Shaka Zulu

Season 1 Episode 4

Part 4

Aired Unknown Nov 05, 1987 on
out of 10
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Episode Summary

Part 4
With his rapid rise through the ranks of the Mtetwa Paramountcy, Shaka eventually attracts enemies from within who attempt to assassinate him. After he recovers from the near-fatal wound thanks to Dr. Finn's tending, Shaka is reinvigorated and even more driven towards the goal of complete subjugation of every Kingdom in the area. He first rewards Farewell's contingent with parcels of land and hunting rights around the Port of Natal and then he plans for the largest battle of his career. After the Mtetwa King is murdered by agents of their chief rivals and with the help of the British who use their rifles and cannon, Shaka and his soldiers finally conquer the powerful Ndwandwe Paramountcy in the north, securing Shaka's place as King of the Mtetwas. However Shaka's subjects begin to express their concerns about the persistent presence of the whites in their midst, afraid that all that they have gained will eventually be taken by them.moreless

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  • The battle story...

    This episode basically focuses on the warrior aspect of Shaka Zulu and is most likely a subject fascinating for history and war buffs. However this is not quite my cup of tea, although the acting was good and the coordination and choreography of the various battle sequences involving many hundreds of extras was top notch. Here the viewer also sees the first direct involvement of Great Britain's solution to assessing the real threat and impact of Shaka on their Capetown colony through the use of a cadre of adventurers, soldiers, intellectuals, and businessmen. The philosophical questions and debates about war and Kings that occur between Shaka and these men are vital to illustrating the irony of both 19th century British and Zulu arrogance, where both sides continually re-evaluate their cultural perceptions and assumptions.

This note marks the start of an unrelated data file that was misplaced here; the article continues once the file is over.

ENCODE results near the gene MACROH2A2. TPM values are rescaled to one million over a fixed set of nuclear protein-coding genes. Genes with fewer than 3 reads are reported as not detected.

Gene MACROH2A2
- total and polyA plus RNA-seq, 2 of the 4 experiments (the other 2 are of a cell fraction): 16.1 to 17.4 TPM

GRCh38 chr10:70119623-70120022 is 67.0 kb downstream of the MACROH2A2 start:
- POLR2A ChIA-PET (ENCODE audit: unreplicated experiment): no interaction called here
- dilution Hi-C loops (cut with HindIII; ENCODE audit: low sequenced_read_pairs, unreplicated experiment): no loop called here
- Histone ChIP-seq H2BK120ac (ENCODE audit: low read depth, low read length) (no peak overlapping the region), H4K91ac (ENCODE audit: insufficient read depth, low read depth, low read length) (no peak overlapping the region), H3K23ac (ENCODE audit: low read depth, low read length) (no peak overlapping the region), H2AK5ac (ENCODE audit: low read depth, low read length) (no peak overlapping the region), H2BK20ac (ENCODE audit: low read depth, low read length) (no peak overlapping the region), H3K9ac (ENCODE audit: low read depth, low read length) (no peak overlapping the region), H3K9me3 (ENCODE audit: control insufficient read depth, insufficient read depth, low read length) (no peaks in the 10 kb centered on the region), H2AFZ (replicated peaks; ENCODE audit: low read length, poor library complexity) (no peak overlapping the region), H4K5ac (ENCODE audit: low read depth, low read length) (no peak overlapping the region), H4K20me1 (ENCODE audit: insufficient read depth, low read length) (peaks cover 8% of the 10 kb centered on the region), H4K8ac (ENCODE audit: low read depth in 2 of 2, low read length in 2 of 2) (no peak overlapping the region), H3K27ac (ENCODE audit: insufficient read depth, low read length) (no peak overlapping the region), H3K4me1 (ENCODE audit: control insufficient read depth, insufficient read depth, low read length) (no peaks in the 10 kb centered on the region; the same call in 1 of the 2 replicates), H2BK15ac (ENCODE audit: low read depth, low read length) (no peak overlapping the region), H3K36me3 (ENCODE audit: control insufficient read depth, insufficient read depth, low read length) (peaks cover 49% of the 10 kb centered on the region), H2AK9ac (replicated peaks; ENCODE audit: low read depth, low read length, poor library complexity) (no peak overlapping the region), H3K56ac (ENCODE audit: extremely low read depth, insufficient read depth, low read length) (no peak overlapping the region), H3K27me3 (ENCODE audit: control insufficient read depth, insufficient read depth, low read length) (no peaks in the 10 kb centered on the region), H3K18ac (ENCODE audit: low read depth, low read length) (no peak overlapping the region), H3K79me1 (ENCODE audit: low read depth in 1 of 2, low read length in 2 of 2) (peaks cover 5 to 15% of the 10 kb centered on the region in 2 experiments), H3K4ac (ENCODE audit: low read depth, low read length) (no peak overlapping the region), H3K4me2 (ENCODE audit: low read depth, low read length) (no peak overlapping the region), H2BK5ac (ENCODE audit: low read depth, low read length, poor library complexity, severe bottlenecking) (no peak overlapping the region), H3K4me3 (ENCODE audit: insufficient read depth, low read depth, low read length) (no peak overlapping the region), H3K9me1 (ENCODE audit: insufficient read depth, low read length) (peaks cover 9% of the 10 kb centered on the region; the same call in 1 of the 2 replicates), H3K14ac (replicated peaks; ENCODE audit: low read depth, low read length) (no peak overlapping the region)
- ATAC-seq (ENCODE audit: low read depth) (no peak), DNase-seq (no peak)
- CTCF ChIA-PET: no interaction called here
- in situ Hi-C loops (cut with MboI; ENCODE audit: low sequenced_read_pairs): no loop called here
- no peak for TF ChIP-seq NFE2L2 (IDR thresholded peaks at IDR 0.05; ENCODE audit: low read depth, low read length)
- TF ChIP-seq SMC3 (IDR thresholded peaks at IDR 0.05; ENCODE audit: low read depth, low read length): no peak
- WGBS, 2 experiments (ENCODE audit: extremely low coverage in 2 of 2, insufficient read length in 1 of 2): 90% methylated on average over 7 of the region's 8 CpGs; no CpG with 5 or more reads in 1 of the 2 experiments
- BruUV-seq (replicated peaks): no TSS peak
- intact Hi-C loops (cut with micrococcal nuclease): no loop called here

In any case, I suppose this part of the story needed to be told and it is, albeit in a somewhat graphic fashion, which certainly doesn't sugar-coat war. So I can't mark it down for that, but only for the desire to have seen some more of the cultural debates as this seems to be one of the miniseries' strong points.moreless

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